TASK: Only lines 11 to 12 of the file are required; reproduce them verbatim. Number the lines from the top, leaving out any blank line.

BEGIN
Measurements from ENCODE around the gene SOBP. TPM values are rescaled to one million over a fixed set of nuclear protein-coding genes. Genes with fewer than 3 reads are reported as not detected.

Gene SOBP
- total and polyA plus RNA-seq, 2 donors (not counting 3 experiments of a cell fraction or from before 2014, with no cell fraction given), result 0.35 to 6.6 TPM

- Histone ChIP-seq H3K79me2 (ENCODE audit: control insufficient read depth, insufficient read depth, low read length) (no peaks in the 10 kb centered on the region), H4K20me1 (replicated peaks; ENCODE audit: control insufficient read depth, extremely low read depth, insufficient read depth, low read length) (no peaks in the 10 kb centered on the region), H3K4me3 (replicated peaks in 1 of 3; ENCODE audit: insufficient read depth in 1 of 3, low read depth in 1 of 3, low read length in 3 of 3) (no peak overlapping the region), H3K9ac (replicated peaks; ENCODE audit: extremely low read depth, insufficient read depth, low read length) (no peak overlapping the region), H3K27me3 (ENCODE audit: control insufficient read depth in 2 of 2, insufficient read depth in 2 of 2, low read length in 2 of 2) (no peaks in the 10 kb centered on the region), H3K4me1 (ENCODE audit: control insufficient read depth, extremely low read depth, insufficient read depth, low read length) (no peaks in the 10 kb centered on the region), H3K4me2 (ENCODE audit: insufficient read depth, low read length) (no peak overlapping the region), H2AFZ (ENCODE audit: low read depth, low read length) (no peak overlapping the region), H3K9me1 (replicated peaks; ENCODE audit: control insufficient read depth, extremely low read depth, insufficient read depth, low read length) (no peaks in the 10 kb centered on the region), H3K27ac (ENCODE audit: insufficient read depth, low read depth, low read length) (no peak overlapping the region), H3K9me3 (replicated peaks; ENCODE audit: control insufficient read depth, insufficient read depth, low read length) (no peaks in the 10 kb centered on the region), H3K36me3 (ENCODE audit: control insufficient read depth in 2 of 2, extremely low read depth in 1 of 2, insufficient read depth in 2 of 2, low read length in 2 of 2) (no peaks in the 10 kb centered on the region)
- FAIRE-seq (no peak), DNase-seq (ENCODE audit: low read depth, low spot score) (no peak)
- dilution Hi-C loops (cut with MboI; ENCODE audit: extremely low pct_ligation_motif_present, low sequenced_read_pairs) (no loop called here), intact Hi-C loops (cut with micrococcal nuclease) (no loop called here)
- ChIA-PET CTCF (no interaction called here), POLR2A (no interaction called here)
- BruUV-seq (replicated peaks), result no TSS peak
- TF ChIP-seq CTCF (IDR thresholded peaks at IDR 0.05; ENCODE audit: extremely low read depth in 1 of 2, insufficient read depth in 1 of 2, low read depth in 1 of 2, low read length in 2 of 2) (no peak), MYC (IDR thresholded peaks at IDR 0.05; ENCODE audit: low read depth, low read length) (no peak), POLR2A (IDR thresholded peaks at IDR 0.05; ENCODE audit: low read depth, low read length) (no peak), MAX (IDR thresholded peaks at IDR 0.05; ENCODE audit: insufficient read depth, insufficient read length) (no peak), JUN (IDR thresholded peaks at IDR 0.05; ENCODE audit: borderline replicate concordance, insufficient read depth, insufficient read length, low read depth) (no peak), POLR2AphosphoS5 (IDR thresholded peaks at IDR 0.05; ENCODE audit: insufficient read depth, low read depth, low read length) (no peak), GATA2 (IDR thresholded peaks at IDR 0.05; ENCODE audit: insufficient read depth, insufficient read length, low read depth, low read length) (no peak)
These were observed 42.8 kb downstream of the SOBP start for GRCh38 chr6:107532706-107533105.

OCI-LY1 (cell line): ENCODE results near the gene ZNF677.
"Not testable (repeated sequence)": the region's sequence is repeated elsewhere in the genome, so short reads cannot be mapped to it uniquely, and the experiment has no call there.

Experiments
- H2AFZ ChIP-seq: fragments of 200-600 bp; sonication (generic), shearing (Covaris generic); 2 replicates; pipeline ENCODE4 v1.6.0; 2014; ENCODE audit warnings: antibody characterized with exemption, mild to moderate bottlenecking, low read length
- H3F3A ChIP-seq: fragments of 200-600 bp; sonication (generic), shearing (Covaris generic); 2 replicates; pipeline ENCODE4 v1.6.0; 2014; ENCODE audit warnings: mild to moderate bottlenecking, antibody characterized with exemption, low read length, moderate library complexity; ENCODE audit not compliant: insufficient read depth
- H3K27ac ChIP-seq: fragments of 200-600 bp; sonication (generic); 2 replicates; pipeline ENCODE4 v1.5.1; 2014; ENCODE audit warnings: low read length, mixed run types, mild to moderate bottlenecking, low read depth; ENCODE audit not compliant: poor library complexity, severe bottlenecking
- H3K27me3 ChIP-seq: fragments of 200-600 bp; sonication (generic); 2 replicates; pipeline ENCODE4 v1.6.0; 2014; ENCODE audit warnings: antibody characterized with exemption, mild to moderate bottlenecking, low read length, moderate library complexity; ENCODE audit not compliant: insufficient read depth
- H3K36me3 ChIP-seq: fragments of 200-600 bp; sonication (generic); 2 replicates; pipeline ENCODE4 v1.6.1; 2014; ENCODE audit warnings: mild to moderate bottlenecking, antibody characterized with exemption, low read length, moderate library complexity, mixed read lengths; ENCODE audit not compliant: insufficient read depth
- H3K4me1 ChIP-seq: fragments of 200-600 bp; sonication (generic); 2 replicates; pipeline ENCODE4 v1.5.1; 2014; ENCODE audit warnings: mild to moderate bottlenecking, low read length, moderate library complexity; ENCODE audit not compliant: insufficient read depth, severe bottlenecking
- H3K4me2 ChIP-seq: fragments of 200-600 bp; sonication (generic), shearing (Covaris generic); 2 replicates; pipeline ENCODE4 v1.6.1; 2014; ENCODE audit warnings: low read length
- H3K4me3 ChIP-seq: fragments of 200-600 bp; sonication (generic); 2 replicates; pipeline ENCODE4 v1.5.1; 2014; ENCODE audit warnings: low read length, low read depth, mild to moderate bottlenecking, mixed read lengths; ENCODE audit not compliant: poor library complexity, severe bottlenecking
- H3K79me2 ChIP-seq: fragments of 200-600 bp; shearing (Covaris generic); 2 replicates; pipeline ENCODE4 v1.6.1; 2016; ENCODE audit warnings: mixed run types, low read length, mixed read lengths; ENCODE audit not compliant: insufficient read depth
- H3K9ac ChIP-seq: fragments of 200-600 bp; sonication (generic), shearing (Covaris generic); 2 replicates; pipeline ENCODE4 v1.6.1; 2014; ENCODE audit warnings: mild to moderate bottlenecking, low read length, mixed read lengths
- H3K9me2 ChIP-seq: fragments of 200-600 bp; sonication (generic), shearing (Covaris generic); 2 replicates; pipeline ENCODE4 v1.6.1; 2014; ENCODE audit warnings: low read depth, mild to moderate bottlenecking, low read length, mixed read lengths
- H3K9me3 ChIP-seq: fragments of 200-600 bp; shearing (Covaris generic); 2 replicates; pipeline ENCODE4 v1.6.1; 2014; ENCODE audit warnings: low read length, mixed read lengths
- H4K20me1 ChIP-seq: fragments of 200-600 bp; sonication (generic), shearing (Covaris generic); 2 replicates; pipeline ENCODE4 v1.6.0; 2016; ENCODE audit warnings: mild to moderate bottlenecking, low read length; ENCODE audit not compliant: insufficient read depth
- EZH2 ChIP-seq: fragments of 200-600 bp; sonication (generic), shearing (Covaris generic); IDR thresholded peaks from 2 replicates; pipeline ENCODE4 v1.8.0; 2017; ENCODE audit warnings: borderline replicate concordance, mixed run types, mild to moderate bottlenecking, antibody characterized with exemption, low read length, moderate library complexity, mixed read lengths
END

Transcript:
OCI-LY1 (cell line): ENCODE results near the gene ZNF677.
"Not testable (repeated sequence)": the region's sequence is repeated elsewhere in the genome, so short reads cannot be mapped to it uniquely, and the experiment has no call there.